Yesterday we looked at what remains of the Royals’ pitching staff to determine if any of those guys were worth a roster spot in a fantasy league, and today we’re going to move onto the position player crop. Fun starts after the jump…
Aviles followed up his breakout 2008 campaign (.325/.354/.480) by having Tommy John surgery in 2009. He returned in 2010 and gave Kansas City solid production for a middle infielder (.304/.335/.413). Aviles finished the season as the team’s everyday second baseman and that’s how he’s expected to start 2011, but he should have SS eligibility in most leagues. Given regular playing time, he should flirt with 20 steals (14 in 110 games last year) and double digit homers (eight), though the RBI and runs scored won’t be anything special. A player that can hit .300/~10 HR/~20 SB with eligibility at both middle infield spots is a valuable player, especially if you’re looking at him as a bench piece and not an everyday start. Verdict: Yes, in the later rounds.
The former Brave, Dodger, Yankee, and White Sox had a monster second half for the Royals after being recalled in late-May, hitting .297/.387/.511 with 13 homers in 315 plate appearances. The performance was propped up by a career highs in fly ball rate (44.8%) and BABIP (.361), two stats that don’t usually jive. It’s also hard to ignore that the now-29-year-old Betemit has never performed at a level even remotely close to that, and that includes his full seasons in the minors. He’s a former top prospect (way back in the day), so the talent is there. Maybe he’s just a late bloomer. Betemit should have eligibility at a few infield positions in most leagues, but keep an eye on his performance. If he regresses to the .330-ish wOBA hitter he’s been for most of his career, he’s probably not worth a spot. Verdict: Yes, in the later rounds.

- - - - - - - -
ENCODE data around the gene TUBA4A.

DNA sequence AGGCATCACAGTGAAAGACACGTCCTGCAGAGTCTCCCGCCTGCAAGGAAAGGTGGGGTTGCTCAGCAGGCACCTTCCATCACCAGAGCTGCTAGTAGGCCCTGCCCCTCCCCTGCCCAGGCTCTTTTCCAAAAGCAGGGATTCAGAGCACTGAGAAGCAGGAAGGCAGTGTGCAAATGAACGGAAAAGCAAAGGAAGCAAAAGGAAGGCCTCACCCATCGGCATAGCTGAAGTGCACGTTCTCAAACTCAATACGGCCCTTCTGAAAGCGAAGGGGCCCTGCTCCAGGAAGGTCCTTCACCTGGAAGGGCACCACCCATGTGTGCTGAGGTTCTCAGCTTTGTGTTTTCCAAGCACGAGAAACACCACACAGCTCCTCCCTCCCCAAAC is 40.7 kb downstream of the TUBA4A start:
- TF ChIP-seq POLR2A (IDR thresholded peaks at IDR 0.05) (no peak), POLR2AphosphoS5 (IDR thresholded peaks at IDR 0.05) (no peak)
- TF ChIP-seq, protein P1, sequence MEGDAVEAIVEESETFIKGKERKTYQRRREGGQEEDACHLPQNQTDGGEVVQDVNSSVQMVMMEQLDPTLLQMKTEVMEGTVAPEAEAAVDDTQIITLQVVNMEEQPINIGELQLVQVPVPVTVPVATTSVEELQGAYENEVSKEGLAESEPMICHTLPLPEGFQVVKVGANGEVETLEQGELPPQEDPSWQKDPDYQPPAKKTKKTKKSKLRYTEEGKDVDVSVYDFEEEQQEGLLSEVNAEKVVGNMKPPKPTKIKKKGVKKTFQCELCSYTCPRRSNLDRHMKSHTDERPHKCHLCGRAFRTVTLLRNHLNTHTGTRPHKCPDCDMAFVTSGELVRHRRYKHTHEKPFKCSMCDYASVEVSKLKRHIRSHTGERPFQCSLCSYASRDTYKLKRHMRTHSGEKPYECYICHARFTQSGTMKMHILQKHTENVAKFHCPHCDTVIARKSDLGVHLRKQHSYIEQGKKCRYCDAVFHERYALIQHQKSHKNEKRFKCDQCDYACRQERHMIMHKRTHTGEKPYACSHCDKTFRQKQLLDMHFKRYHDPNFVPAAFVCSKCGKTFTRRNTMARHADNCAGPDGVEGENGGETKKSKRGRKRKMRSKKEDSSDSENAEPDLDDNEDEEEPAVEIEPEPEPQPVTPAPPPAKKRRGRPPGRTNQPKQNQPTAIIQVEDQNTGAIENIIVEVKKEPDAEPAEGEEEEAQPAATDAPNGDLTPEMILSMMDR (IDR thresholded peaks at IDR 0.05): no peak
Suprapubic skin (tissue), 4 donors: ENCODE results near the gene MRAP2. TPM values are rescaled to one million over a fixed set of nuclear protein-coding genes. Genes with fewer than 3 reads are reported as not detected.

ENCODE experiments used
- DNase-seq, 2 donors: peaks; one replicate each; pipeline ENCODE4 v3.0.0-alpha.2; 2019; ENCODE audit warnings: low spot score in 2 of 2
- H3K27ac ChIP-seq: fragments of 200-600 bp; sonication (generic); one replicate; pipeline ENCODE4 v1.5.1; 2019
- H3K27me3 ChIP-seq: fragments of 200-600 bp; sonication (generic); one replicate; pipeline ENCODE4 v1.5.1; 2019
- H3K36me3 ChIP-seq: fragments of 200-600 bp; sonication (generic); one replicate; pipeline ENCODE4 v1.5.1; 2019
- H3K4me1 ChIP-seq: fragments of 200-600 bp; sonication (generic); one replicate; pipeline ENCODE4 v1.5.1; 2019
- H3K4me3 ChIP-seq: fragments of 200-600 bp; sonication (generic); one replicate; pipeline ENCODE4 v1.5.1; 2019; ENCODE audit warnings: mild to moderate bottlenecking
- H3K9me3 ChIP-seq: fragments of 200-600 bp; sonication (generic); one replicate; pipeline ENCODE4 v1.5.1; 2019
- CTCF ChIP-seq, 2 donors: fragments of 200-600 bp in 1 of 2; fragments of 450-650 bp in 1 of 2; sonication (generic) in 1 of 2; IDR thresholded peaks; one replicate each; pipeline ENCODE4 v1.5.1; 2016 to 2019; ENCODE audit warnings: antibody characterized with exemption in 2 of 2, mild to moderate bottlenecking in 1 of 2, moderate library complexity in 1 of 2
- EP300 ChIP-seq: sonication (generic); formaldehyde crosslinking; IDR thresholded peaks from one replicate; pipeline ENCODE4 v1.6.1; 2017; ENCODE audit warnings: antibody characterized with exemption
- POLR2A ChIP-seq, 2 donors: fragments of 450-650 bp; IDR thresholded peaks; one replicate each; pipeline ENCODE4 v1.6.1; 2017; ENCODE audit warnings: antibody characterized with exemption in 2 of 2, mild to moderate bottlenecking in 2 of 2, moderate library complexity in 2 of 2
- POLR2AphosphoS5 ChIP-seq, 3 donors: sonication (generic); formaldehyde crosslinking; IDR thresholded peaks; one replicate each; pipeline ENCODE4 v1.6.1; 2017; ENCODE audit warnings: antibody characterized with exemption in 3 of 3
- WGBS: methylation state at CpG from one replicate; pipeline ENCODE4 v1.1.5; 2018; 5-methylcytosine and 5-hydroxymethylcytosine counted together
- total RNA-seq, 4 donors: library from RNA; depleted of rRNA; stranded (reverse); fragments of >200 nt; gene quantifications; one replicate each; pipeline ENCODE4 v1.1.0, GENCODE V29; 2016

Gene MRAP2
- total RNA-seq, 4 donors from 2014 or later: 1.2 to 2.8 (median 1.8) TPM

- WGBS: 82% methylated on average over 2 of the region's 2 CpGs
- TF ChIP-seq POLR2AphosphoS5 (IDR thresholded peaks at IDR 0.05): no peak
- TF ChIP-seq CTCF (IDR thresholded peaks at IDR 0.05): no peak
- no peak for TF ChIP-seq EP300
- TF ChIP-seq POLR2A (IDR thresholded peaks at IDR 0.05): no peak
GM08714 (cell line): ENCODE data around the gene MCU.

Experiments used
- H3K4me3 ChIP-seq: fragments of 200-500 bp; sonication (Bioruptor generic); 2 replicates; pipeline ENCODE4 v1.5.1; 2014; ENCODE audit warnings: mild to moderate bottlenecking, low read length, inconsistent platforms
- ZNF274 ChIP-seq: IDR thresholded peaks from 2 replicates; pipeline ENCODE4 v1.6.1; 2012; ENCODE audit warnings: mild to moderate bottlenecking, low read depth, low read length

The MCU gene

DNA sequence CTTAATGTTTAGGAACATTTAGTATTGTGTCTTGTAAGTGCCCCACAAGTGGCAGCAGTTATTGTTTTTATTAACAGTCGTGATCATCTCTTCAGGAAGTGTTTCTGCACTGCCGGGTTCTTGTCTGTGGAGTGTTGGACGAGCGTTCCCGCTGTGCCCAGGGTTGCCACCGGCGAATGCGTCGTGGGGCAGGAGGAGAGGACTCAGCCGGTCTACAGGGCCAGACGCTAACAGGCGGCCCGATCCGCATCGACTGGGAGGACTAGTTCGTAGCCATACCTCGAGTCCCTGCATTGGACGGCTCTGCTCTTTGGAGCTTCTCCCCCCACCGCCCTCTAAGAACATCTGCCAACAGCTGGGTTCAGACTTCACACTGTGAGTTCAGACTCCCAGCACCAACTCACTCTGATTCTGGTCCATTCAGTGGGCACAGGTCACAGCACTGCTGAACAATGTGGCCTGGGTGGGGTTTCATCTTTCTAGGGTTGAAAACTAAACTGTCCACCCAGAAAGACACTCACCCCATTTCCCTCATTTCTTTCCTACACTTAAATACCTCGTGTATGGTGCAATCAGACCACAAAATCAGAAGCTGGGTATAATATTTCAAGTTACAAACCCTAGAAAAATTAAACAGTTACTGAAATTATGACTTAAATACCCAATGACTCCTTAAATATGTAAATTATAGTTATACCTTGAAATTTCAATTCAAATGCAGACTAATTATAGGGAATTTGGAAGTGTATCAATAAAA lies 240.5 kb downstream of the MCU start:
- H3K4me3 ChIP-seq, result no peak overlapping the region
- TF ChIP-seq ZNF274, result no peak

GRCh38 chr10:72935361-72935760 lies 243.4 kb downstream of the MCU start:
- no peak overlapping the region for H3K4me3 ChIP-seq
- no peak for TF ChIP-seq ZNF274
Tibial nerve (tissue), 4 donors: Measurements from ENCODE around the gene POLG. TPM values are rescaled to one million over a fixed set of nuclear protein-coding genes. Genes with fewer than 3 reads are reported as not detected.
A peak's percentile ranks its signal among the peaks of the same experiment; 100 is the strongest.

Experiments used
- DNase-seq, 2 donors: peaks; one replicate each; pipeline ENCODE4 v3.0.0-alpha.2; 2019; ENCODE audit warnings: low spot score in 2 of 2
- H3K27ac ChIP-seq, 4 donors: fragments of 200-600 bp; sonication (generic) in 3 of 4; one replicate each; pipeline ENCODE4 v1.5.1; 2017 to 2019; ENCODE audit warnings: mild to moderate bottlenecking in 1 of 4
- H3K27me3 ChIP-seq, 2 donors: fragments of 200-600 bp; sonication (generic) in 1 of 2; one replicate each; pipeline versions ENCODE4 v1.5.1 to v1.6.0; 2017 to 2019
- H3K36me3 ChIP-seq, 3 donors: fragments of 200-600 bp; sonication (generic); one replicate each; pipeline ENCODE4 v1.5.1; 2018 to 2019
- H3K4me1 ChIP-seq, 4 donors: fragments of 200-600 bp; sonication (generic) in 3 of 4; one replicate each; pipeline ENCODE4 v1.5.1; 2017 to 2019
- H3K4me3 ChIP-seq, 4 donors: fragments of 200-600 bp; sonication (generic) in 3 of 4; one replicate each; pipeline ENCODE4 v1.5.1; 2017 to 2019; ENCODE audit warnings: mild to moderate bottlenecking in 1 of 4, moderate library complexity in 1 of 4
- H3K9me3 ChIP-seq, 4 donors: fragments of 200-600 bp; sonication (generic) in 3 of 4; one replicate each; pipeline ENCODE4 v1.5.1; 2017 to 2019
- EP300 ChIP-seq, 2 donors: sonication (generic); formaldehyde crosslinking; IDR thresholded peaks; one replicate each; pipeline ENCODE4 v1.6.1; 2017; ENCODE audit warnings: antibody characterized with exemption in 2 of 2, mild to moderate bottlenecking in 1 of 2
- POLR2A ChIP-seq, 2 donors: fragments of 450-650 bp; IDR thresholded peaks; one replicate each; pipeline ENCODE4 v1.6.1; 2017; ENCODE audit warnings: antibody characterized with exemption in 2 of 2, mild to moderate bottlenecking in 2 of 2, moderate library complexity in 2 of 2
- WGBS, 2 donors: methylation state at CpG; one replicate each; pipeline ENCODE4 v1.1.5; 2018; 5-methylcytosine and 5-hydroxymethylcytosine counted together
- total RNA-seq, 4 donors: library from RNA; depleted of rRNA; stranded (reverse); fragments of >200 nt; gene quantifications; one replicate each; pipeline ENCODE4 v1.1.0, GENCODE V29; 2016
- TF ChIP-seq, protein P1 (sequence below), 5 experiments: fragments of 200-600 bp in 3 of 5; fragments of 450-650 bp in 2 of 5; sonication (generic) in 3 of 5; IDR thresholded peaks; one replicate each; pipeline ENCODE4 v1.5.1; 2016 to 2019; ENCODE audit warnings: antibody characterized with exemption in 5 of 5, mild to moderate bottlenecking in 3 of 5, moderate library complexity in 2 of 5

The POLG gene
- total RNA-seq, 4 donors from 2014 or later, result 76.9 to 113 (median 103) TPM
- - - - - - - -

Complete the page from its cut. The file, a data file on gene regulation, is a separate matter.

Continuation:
Blanco’s value comes in the form of steals; he swiped 11 bags in just 85 games last year and stole 13 a few years ago with the Braves. The problem is that he doesn’t have an obvious spot in the outfield given Kansas City’s offseason moves. If he’s on the bench, he’s not worth having on your roster. Verdict: No.
Cain is one of those offseason moves that squeezes Blanco out of a job. He came over in the Zack Greinke trade and is expected to assume the everyday centerfield job. Dave Cameron determined that Cain is due for a pretty big step back in 2011, but he still has value because of steals. He stole seven bags in 43 games last year, 33 in 127 games if you count the minors, so expect 20+ in regular playing time. Whether or not he hits enough to stay in the lineup is another story. Verdict: No, but keep an eye on his early season performance.